A very large and vivid xylographic Pony Express promotional broadside, its size and visual impact unmatched by any other Pony Express image with which we are acquainted. Only the second example known.
The broadside features a proud upright rider, his bearing and posture remarkably calm considering that the horse under him is in full gallop. In the near foreground are rather spare grasses and desert succulents, while a sparse mountain landscape fills the background, all serving to emphasize the rugged and solitary terrain traversed by the Pony Express.
Due to the short lifespan of the Pony Express, the ephemeral nature of its promotional materials, and its general mystique, all related graphic material is of the utmost rarity and desirability.
The Pony Express emerged as a response to the pressing need for swifter transcontinental communication, particularly with the rapid growth of the American population in California and escalating political tensions in the runup to the Civil War. It was founded in April 1860 by partners William H. Russell, Alexander Majors, and William B. Waddell, who already held government contracts for the delivery of mail and supplies to the frontier. The Central Overland California and Pikes Peak Express Company, to use the formal name of the enterprise, operated a 1,900-mile route stretching from St. Joseph, Missouri, through Kansas, Nebraska, Colorado, Wyoming, Utah, Nevada and California terminating in Sacramento. To serve the route the partners assembled some 80 express riders, 400 horses, and a network of nearly 200 relay stations set between 10 and 15 miles apart.
At the heart of the Pony Express operations were the young and skilled riders, often in their late teens or early twenties and required to weigh no more than 125 pounds. They were expected to ride day and night in all weather, covering approximately 75-100 miles per day, and to defend the mail pouches with their lives. For this they were paid $125 per month, far more for example than the going wages for tradesmen.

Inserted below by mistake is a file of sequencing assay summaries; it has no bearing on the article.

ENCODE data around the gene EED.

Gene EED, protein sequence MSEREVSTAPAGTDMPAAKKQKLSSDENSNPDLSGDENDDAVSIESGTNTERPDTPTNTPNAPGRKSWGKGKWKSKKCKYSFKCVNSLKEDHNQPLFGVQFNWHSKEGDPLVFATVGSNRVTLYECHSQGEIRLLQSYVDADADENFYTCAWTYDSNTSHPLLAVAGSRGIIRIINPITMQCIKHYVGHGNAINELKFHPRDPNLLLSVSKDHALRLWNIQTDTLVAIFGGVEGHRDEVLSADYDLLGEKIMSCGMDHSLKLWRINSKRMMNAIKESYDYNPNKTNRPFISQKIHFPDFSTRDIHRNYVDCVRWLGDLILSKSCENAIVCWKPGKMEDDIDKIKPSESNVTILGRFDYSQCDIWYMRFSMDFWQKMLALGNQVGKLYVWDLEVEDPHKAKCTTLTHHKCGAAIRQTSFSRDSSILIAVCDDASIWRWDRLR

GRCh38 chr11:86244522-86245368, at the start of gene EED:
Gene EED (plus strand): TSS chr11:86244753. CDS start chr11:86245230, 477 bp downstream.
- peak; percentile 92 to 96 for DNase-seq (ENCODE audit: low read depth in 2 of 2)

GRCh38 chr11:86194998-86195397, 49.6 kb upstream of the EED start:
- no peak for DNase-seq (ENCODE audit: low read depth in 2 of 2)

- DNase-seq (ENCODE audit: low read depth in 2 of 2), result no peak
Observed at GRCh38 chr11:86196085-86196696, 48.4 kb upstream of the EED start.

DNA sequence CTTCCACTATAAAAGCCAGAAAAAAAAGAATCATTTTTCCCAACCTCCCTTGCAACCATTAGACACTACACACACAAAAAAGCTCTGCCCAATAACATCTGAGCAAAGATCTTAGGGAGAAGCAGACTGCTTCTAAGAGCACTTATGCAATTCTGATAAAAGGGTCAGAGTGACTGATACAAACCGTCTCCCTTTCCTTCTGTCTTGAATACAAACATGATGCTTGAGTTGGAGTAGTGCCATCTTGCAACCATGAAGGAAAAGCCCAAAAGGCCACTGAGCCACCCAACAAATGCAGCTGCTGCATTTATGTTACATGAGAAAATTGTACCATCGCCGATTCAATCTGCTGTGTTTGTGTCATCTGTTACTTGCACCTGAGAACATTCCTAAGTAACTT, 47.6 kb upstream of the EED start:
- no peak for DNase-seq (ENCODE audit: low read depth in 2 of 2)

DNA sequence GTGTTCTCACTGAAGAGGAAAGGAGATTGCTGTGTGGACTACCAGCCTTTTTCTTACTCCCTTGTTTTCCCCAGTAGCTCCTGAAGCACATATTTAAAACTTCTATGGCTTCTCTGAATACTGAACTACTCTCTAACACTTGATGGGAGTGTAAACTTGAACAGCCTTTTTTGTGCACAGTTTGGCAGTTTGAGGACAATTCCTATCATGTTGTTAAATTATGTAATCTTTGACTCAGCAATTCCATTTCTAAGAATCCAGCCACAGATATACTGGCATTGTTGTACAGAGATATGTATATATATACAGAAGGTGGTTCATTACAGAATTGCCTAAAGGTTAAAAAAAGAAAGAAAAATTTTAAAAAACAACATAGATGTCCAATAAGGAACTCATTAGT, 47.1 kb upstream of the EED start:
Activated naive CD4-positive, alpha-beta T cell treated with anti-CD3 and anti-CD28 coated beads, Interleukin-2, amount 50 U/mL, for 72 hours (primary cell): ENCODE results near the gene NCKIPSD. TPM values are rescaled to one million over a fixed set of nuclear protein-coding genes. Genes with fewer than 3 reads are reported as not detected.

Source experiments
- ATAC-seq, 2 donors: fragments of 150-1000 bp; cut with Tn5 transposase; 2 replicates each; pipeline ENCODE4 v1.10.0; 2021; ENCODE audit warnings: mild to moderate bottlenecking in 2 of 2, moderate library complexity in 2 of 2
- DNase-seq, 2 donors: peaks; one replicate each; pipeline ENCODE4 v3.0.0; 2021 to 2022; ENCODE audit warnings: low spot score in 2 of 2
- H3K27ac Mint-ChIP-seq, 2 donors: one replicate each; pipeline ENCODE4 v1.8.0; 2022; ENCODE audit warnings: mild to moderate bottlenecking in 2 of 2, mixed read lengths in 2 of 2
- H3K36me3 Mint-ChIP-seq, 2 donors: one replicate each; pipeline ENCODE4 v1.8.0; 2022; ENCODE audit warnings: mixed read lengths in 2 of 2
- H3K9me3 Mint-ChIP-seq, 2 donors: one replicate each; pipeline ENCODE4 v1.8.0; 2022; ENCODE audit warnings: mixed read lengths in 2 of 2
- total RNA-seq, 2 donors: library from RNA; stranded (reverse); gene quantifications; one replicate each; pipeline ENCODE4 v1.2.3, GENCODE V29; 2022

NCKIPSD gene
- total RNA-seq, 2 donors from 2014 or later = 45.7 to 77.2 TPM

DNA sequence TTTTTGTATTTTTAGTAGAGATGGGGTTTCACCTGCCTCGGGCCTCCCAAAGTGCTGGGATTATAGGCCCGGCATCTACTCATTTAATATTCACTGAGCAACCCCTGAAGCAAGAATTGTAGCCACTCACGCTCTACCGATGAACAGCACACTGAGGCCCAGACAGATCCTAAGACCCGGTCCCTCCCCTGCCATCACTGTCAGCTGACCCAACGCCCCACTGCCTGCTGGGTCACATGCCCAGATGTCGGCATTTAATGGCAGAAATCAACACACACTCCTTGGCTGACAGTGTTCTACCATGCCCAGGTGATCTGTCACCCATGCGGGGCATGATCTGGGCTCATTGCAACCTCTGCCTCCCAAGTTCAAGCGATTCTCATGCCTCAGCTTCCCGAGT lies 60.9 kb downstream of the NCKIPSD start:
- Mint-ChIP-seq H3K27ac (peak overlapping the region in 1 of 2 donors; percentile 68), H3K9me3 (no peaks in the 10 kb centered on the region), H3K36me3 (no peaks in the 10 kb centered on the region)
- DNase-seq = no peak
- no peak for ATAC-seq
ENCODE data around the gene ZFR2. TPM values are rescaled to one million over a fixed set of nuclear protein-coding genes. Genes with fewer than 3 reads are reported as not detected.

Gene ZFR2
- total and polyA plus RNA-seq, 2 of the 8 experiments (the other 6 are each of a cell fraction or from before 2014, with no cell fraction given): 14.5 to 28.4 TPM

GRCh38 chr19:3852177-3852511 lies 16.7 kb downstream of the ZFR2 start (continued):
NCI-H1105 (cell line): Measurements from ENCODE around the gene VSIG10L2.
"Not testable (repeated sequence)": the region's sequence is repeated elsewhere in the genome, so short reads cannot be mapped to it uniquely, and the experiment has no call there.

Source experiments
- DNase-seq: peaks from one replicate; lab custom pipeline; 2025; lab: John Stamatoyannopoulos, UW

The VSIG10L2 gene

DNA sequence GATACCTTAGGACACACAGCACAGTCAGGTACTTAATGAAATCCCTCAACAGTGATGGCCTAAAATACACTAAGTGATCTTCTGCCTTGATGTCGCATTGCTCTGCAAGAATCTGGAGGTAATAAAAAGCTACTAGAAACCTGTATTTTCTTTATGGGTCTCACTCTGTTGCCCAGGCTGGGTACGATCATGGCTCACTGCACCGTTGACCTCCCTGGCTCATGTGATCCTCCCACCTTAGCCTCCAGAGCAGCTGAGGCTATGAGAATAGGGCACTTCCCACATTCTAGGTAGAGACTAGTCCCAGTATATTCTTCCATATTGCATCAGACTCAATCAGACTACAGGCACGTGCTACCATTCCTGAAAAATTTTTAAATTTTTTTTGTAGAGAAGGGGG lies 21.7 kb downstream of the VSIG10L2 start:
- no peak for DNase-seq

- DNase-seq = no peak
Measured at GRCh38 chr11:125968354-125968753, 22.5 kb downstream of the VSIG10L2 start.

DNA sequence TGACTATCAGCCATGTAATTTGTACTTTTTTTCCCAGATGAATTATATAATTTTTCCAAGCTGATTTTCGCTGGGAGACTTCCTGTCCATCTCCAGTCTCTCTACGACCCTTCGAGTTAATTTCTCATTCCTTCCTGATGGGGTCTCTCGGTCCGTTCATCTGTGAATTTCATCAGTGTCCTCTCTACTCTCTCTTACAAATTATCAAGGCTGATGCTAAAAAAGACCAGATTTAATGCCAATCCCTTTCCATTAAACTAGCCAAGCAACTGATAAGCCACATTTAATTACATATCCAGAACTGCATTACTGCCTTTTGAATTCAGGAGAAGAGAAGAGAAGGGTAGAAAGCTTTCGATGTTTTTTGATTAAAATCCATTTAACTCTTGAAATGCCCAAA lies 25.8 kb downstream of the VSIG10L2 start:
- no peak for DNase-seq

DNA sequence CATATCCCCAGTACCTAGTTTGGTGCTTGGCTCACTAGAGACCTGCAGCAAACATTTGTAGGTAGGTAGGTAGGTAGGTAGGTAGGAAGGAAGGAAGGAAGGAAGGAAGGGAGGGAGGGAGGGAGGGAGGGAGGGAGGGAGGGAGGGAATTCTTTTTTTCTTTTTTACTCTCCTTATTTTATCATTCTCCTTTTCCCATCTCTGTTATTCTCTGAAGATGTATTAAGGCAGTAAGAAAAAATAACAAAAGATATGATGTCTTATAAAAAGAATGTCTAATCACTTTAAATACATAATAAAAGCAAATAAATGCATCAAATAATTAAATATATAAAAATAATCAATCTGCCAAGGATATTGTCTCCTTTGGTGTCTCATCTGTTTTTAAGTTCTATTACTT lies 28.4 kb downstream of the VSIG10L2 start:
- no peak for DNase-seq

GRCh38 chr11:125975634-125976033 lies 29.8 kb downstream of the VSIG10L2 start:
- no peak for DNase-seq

The Pony Express managed to move the mail between St. Joseph to Sacramento in a stunning 10 days, a remarkable improvement over the protracted delivery times of conventional methods, which could extend to several weeks. Nevertheless, it never achieved profitability, as its extremely high rates kept volume down, and it faced competition first from the Butterfield Overland Mail and then from the rapidly-expanding telegraph network. The service announced its closure on October 26, 1861, having grossed $90,000 in revenue but lost $200,000.
Publication history and rarity
This broadside is neither signed nor dated, though it presumably dates to just before or during the Pony Express’s short period of operation in 1860-61. We are aware of only one other example, currently on display Whitney Western Art Museum at the Buffalo Bill Center of the West in Cody, Wyoming. That example was donated in 1969 by William Francis Davidson (1905-1973), a legendary dealer in Western Americana with the Knoedler Gallery.
In terms of Pony Express ephemera, we are not aware of anything similar having appeared on the antiquarian market. We have been able to trace only one other Pony Express related broadside, a much smaller text-only announcement sold by Heritage Auctions in 2007 for $22,705. In 2009, a waybill fetched 17,925 USD, also at Heritage. Other Pony Express pieces, such as the desirable but comparatively common “Pony Express Bible” have an auction history between $20,000 and $75,000. Pony Express stamps and covers are more common, regularly appearing on the market, but prove poor comparables given the general exuberance of the stamp collecting market.
Not in OCLC, and a Google image search turns up no additional examples. RareBookHub records no impression having appeared on the antiquarian market.